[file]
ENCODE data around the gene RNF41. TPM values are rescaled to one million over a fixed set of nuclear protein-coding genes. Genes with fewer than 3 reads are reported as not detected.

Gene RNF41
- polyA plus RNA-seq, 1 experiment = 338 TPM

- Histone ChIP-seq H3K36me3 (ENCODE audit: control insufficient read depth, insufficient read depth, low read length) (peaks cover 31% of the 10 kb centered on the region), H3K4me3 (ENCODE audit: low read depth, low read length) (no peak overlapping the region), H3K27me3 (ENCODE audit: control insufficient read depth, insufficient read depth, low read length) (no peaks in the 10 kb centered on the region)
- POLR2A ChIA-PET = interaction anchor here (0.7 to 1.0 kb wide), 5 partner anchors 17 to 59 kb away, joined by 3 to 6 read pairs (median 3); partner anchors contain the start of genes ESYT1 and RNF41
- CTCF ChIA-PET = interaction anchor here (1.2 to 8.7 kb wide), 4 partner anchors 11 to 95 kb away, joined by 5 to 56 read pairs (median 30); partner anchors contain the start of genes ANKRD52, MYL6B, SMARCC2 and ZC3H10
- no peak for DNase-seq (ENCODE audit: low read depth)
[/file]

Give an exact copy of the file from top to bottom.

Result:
ENCODE data around the gene RNF41. TPM values are rescaled to one million over a fixed set of nuclear protein-coding genes. Genes with fewer than 3 reads are reported as not detected.

Gene RNF41
- polyA plus RNA-seq, 1 experiment = 338 TPM

- Histone ChIP-seq H3K36me3 (ENCODE audit: control insufficient read depth, insufficient read depth, low read length) (peaks cover 31% of the 10 kb centered on the region), H3K4me3 (ENCODE audit: low read depth, low read length) (no peak overlapping the region), H3K27me3 (ENCODE audit: control insufficient read depth, insufficient read depth, low read length) (no peaks in the 10 kb centered on the region)
- POLR2A ChIA-PET = interaction anchor here (0.7 to 1.0 kb wide), 5 partner anchors 17 to 59 kb away, joined by 3 to 6 read pairs (median 3); partner anchors contain the start of genes ESYT1 and RNF41
- CTCF ChIA-PET = interaction anchor here (1.2 to 8.7 kb wide), 4 partner anchors 11 to 95 kb away, joined by 5 to 56 read pairs (median 30); partner anchors contain the start of genes ANKRD52, MYL6B, SMARCC2 and ZC3H10
- no peak for DNase-seq (ENCODE audit: low read depth)